Nissan Motor Co. will be increasing the warranty coverage for battery modules in its Leaf battery electric vehicle, to reassure customers of their durability. Nissan plans to notify current owners and dealers early next year that it will make their warranties retroactive to cover all existing Leafs; it will also extend to new 2013 model Leafs. The automaker will repair or replace the car’s lithium-ion battery if it loses more than 30% of its capacity to hold a complete charge after five years or 60,000 miles.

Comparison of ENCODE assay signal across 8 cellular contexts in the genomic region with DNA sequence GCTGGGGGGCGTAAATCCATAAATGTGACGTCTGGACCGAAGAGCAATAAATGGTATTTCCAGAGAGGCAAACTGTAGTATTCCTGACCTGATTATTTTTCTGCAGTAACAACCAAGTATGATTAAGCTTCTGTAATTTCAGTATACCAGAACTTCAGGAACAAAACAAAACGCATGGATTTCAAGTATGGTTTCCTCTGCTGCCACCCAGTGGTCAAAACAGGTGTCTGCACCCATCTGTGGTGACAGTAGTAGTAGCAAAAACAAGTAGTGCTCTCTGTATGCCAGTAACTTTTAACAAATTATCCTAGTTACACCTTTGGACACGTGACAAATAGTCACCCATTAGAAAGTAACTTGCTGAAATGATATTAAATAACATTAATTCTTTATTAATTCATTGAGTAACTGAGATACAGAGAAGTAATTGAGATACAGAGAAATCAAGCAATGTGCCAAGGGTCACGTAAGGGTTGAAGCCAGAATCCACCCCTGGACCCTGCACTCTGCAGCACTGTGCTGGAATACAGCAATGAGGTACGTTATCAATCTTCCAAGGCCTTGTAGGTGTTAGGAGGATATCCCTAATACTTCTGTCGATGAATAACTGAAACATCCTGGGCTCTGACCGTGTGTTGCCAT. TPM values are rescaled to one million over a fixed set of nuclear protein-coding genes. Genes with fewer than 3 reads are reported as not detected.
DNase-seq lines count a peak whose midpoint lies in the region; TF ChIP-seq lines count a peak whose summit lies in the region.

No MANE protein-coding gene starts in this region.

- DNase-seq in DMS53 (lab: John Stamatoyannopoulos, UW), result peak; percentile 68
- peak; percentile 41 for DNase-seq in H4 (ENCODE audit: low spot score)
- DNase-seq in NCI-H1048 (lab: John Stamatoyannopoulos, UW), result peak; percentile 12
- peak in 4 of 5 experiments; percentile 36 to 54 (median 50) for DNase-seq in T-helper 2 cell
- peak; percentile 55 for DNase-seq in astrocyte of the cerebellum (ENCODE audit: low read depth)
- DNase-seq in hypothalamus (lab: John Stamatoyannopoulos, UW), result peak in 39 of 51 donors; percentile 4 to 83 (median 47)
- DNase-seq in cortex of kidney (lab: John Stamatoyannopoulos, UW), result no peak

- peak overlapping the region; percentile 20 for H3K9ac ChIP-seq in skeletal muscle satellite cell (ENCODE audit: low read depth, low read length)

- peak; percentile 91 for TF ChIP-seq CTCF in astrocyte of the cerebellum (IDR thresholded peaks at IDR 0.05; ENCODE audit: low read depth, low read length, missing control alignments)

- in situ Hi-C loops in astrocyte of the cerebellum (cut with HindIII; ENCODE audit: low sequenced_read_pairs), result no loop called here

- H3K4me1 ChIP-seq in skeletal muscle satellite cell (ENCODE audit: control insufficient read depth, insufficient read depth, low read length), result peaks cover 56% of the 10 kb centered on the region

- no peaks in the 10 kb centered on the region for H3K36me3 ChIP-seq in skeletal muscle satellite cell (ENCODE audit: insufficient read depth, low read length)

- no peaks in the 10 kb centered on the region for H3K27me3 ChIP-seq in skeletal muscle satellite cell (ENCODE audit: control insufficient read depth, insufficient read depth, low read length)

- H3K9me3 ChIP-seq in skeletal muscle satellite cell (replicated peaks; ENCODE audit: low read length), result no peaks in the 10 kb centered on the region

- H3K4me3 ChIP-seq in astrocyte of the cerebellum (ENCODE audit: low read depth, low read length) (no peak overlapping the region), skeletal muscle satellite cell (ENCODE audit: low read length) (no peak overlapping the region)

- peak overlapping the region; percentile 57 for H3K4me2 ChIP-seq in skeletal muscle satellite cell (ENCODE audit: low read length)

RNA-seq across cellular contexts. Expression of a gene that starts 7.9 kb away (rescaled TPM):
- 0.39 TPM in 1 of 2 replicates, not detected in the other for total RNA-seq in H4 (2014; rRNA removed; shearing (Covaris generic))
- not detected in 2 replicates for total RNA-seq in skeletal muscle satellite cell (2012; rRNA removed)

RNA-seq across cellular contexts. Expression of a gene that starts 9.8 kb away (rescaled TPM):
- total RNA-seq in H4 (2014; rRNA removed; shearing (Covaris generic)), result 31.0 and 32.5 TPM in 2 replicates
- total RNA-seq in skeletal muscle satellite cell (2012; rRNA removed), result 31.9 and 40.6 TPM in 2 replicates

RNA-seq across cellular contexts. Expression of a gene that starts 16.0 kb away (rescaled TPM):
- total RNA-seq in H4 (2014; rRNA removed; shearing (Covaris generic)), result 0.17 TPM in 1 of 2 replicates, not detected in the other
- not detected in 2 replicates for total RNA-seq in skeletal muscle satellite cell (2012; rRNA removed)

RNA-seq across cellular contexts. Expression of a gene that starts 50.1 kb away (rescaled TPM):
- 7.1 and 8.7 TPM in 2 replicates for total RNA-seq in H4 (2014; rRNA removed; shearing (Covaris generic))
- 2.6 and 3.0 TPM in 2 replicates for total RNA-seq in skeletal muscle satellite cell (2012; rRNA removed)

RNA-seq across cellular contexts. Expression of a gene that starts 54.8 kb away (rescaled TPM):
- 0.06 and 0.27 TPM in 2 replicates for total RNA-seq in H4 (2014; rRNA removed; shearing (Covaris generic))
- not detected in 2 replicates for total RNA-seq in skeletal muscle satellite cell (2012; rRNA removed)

Prior to this, the battery life hadn’t been clearly spelled out in the car’s overall warranty. Leaf buyers were told that they could expect up to a 20% loss of charging capacity after five years of driving, based on normal driving patterns. Nissan experienced a firestorm of controversy over the issue last year after seven Phoenix-based Leaf owners claimed the battery capacity loss was occurring much faster. The internet was flooded with consumer concerns about the reliability of the first mass market electric vehicle ever launched. Nissan thought it would be selling 20,000 cars in 2012, but it ended up being only about half that in sales volume. Nissan continues to play a lead role in EVs entering global markets, and now it’s tied into dependability and more accurate warranty coverage.